“2-in-1 shampoos/conditioners do not really give the hair much conditioner,” says Temur from Sharon Dorram Color at Sally Hershberger. “This is why the process has always remained ‘shampoo then condition.’ When they are done at the same time, it strips away the shine and healthy look that you get when done separately.”

2-in-1 shampoo

Temur himself is not a fan of the double-whammy product. He finds that clients who don’t condition well have a harder time getting a brush through their hair.

It all comes down to your cuticles, which are the “scale-like” outermost layers of your hair that manage the hair’s water content. They are your hair’s first line of defense and contribute the shine to healthy hair.

Shampoo’s purpose is to clean by opening the cuticles to release any dirt trapped in the hair.

This also releases the natural hair oils, leaving the hair quite dry. A conditioner’s purpose, then, is to remoisturize the hair and close those opened-up cuticles, giving hair a shiny and healthy look.

The problem with 2-in-1 is that “a single product cannot open and close the cuticle at the same time,” Davies said.

The hair gets cleaned, but the “conditioner” part of the product only coats the hair with silicone, which doesn’t “close” the hair’s cuticles.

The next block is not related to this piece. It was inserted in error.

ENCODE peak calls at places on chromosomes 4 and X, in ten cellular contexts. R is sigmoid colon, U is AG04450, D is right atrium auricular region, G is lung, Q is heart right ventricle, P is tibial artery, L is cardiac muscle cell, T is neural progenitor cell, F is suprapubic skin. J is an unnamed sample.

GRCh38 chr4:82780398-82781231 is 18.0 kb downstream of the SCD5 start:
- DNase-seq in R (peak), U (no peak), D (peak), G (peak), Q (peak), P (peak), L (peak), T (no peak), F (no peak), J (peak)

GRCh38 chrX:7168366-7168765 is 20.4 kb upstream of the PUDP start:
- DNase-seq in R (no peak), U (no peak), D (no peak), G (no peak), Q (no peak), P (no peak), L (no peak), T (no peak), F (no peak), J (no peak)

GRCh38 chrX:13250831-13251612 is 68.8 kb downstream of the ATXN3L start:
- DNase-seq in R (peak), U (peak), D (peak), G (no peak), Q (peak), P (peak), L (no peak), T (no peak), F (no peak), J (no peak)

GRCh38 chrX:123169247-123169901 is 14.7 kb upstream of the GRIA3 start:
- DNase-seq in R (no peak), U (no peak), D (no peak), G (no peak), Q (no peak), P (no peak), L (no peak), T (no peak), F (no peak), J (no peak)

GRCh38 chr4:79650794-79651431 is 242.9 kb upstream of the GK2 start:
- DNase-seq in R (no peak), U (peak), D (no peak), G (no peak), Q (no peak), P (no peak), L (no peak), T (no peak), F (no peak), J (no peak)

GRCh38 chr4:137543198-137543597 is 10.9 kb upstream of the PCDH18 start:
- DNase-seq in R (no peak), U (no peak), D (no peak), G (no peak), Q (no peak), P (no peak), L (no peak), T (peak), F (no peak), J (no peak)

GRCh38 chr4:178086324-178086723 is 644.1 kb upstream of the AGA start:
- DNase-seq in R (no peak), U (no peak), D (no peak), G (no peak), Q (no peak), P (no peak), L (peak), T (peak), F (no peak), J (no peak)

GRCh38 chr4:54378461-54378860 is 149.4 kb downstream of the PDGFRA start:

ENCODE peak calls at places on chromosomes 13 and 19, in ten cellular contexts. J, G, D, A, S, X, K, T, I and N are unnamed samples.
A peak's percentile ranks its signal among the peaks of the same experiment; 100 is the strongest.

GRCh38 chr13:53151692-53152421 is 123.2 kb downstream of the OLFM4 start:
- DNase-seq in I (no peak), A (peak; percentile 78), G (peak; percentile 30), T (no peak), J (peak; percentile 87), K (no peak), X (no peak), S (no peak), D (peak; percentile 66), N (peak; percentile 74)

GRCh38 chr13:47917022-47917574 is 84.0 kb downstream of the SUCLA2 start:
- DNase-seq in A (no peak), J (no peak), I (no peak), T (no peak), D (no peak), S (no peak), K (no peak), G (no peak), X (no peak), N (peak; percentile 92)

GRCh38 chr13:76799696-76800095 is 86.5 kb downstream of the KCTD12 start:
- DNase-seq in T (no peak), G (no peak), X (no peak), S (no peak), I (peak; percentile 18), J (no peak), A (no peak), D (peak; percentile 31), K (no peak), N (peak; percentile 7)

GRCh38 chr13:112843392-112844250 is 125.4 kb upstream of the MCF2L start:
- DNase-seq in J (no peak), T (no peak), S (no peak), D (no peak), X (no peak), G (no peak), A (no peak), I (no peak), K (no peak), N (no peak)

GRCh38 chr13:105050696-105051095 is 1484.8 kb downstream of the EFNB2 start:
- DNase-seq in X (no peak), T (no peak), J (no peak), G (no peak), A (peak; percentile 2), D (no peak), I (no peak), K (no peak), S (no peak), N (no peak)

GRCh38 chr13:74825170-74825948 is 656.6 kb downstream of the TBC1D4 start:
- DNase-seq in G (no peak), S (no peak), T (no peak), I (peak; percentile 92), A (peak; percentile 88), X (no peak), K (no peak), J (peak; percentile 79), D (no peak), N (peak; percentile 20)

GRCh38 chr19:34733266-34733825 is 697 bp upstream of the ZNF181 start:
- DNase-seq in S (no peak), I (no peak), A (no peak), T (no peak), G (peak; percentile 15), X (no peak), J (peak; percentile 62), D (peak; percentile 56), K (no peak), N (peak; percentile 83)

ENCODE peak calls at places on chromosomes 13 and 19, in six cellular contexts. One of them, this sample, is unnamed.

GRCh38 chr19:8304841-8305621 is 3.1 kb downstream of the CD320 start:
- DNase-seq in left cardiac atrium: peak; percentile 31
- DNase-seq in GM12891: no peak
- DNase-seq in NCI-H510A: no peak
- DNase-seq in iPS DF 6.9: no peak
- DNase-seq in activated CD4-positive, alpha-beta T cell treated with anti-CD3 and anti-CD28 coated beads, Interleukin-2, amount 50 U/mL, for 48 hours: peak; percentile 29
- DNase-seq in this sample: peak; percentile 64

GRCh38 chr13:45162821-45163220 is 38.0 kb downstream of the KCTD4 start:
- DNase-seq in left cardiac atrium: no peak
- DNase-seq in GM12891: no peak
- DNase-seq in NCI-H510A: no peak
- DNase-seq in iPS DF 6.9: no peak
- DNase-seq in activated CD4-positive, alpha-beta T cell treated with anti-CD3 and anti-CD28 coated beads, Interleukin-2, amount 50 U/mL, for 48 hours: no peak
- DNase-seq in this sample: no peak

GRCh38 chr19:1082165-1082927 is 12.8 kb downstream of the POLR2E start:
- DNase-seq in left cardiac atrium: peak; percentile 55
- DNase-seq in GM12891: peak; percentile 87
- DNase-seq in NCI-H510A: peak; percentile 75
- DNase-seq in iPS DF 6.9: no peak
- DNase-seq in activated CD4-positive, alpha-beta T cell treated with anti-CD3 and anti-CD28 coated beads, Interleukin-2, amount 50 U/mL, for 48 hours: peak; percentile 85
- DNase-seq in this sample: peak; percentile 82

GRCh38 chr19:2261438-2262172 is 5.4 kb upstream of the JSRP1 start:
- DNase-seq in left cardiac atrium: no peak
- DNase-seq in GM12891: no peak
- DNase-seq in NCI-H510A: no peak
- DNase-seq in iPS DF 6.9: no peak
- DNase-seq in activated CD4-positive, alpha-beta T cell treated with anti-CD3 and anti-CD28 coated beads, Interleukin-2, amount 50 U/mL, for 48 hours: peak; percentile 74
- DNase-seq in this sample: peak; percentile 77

The result is an extremely frizzy head of hair that is hard to manage. It will need to be washed more often.

She added, “There’s only so much you can do in a 2-in-1 shampoo because most of the conditioners are cationic, meaning they have a positive charge, but most of the surfactants [detergents] in shampoos are anionic, meaning they have a negative charge. So they don’t like each other! The biggest problem is in the laboratory in getting the product to be stable by maximizing the conditioning. Once it hits the shelf, the consumer’s only issue is finding out if it provides enough conditioning. Or can they get away without using a daily conditioner.”

The Bottom Line

2-in-1 shampoos can get both jobs done. But don’t get blindsided by an alluring fragrance or rich lather and ignore the health of your hair. “To say that a 2-in-1 shampoo replaces your need for two products, unless you have healthy hair and deep condition on a regular basis, that’s not the case,” said Wilson. “If you are in a rut and are traveling, then a 2-in-1 shampoo may get you through. But you still need a daily conditioner to get optimal conditioning.”


Mythbusters: Curly Hair Is High Maintenance?

Hair, just like our skin, needs its TLC too. Just like how different skin types need certain products and ingredients, we also need to cater to the specific needs of our hair. And just like skincare routines, haircare routines can be equally expensive and confusing.